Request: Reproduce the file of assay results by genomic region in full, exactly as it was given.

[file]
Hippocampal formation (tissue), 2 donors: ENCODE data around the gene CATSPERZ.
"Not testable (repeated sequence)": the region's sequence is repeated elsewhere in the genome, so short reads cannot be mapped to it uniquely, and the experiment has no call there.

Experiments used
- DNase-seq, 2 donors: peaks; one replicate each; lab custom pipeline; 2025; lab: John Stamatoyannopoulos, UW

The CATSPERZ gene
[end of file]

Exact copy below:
Hippocampal formation (tissue), 2 donors: ENCODE data around the gene CATSPERZ.
"Not testable (repeated sequence)": the region's sequence is repeated elsewhere in the genome, so short reads cannot be mapped to it uniquely, and the experiment has no call there.

Experiments used
- DNase-seq, 2 donors: peaks; one replicate each; lab custom pipeline; 2025; lab: John Stamatoyannopoulos, UW

The CATSPERZ gene